Focused Representation for Dram Shop Cases in Houston, TX

Texas courts have found that a bar operator owes a duty to motorists not to sell alcohol to a person they know is intoxicated. Referred to as a dram shop law, the state legislature codified an establishment’s liability under the Alcoholic Beverage Code. Therefore, a bar or restaurant knowingly selling alcohol to an obviously intoxicated person (or a minor) may be held liable for injuries resulting from their intoxication.

At Fibich, Leebron, Copeland & Briggs, we represent people who have been injured due to another person’s negligence. When a patron is overserved and causes an accident, the establishment that served them must be held accountable. If you have been injured by a drunk driver who was overserved, contact our office at (713) 751-0025 to schedule a free consultation. 

What Are Dram Shop Laws?

Dram shop laws impose liability on bars, restaurants, or other establishments that knowingly serve alcoholic beverages to an obviously intoxicated person. Many jurisdictions have dram shop laws, but they can differ slightly depending on the state.

In Texas, you dram shop laws may apply if:

  • A restaurant or bar knowingly served alcohol to a minor; or
  • An establishment knowingly served alcohol to an adult who was obviously intoxicated; and
  • The person’s intoxication was the proximate cause of the victim’s injuries or damages.

Dram shop laws are designed to hold establishments accountable when a patron they knowingly overserved ends up harming another person because of their intoxication. The most common types of cases involving dram shop liability are drunk driving accidents.

Why Are They Called Dram Shop Laws?

The term “dram shop” comes from 18th-century Britain. A dram was a unit of measurement used for alcohol. Dram shops were establishments that sold alcoholic beverages. While we no longer use the term to refer to a bar or tavern, the reference has remained in legal practice.

What Are Texas’ Dram Shop Laws?

The Texas Dram Shop Act is codified in Section 2.01 of the Alcoholic Beverage Code. It states that a provider of alcohol may be held liable for personal injury or property damage resulting from a person being overserved. 

Important things to know about the Texas Dram Shop Act:

  • A provider is a person licensed or permitted to sell alcoholic beverages. It does not include a social host.

  • Liability may be imposed on the provider only if it can be shown that the patron was obviously intoxicated and presented “a clear danger to himself and others.”

  • The patron’s intoxication must have been a proximate cause of the person’s injury or property damage.

The state’s dram shop laws also impose liability for knowingly providing alcohol to a minor whose intoxication causes harm to another person. The adult, however, cannot be the minor’s parent, guardian, or spouse. It must be shown that the server knowingly served alcohol to the minor or knowingly allowed the minor to be served alcohol contributed to their intoxication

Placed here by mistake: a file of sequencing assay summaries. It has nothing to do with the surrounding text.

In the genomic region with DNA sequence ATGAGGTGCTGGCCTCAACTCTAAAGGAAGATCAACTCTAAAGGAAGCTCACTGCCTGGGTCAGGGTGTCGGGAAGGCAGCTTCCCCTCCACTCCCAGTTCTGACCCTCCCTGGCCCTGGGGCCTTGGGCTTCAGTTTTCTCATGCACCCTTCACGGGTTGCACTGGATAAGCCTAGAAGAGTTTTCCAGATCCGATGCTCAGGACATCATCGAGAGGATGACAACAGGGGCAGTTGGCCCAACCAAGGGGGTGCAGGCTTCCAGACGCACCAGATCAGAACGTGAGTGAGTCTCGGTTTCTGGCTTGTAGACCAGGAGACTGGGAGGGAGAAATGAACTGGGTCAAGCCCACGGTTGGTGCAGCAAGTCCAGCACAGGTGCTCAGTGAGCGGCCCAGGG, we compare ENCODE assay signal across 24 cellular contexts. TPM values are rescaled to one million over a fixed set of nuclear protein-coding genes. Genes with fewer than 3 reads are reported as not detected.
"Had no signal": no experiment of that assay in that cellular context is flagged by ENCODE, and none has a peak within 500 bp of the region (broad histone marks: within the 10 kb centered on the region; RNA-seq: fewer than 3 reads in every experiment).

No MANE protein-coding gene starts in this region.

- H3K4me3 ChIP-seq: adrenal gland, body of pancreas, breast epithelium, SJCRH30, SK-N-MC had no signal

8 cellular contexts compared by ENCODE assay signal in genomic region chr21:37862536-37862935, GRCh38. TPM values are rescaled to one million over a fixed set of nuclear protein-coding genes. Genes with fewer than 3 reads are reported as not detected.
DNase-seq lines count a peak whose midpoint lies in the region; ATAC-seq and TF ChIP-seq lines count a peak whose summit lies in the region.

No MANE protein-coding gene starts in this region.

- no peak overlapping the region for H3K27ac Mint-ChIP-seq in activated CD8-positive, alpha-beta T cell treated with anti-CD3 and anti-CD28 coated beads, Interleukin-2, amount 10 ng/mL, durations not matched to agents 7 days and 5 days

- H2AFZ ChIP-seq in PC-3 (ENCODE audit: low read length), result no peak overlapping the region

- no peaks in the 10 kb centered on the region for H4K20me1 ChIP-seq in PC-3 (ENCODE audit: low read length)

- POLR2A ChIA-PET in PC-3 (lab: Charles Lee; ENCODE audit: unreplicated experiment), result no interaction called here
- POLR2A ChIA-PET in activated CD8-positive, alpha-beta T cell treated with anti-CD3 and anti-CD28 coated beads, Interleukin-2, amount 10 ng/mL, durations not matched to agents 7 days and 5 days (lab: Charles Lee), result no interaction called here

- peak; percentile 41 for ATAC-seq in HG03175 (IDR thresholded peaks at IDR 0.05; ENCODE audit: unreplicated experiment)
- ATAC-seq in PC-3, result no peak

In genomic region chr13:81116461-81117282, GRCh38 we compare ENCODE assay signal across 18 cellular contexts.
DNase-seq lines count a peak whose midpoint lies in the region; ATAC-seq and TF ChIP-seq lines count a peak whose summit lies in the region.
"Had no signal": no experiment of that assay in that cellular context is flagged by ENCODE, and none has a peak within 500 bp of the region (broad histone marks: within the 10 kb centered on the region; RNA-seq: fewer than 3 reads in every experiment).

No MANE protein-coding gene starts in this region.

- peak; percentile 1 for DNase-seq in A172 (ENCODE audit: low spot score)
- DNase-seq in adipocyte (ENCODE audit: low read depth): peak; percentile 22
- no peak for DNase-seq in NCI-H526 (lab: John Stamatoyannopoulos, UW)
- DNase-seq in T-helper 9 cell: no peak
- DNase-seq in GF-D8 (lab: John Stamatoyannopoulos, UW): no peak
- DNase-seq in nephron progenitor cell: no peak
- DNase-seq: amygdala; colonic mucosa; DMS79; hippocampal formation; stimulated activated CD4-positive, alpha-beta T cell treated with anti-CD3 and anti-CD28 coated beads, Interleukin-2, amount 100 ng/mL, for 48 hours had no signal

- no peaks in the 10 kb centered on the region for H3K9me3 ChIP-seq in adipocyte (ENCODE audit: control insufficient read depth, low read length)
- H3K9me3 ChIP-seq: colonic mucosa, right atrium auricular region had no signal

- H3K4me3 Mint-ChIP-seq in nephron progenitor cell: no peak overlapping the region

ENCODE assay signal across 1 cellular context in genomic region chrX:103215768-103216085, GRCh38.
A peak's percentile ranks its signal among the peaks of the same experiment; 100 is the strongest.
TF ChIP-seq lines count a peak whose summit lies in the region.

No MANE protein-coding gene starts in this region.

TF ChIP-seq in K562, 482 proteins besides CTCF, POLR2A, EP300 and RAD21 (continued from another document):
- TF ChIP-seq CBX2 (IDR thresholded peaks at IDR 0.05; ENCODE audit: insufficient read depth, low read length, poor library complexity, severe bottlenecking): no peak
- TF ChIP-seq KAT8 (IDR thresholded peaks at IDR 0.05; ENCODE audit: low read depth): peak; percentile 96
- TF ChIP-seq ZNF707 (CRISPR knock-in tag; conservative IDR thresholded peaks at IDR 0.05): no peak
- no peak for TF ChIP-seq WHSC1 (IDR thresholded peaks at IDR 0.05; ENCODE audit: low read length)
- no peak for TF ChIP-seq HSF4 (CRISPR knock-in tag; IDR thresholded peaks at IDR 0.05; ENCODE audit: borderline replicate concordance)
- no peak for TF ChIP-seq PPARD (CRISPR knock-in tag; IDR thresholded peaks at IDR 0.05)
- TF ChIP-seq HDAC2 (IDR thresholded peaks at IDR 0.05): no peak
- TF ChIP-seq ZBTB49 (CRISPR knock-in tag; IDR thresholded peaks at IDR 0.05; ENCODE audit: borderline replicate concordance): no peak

Do Dram Shop Laws Apply to Social Hosts?

In Texas, dram shop laws do not apply to social hosts. In other words, a person who overserves a guest at their house party cannot be held responsible if that person causes an accident after leaving. 

However, a social host may potentially be held liable if they knowingly serve a minor alcohol and their intoxication causes harm to another person. In Texas, a minor is defined as someone who is under the age of 18.

How Do I Prove Liability If the Person Was Overserved?

Proving dram shop liability can be difficult without the help of an attorney. It is not enough to show that the person who caused your injuries was intoxicated. You must be able to prove that they were obviously intoxicated while they were in the establishment and that they continued to be served despite their level of intoxication.

Evidence that may show that a patron was obviously intoxicated may include:

  • Video footage of the patron stumbling
  • Receipts indicating the amount of alcohol purchased
  • Eyewitness testimony regarding the patron’s slurred speech or bloodshot eyes
  • Indications that the patron’s breath smelled of alcohol
  • A toxicology report showing the patron’s blood alcohol concentration

A dram shop law attorney can help you understand your rights and determine whether you have a valid claim for damages against a third party.

Who Can Bring a Case Under Dram Shop Laws?

Dram shop laws are designed to protect the public from individuals who are impaired by alcoholic beverages. It is important to discuss your case with an attorney as soon as possible to ensure that you meet all legal requirements and file within the statutory time limits.

Individuals who may be eligible to file a civil lawsuit against a bar or restaurant or overserved a patron:

  • Motorists injured by a drunk driver
  • Pedestrians struck by an intoxicated driver
  • Passengers in motor vehicles hit by a drunk driver
  • Family members who lost a loved one in a drunk driving accident

Building a strong case against a bar or restaurant that overserved a patron can be challenging. It requires extensive knowledge of Texas law and the state’s Dram Shop Act. It is in your best interest to consult with an attorney about your rights and responsibilities after an accident.

Contact Our Office for a Free Consultation

If you are injured by an overserved drunk driver, contact our office at (713) 751-0025 for a free consultation. 

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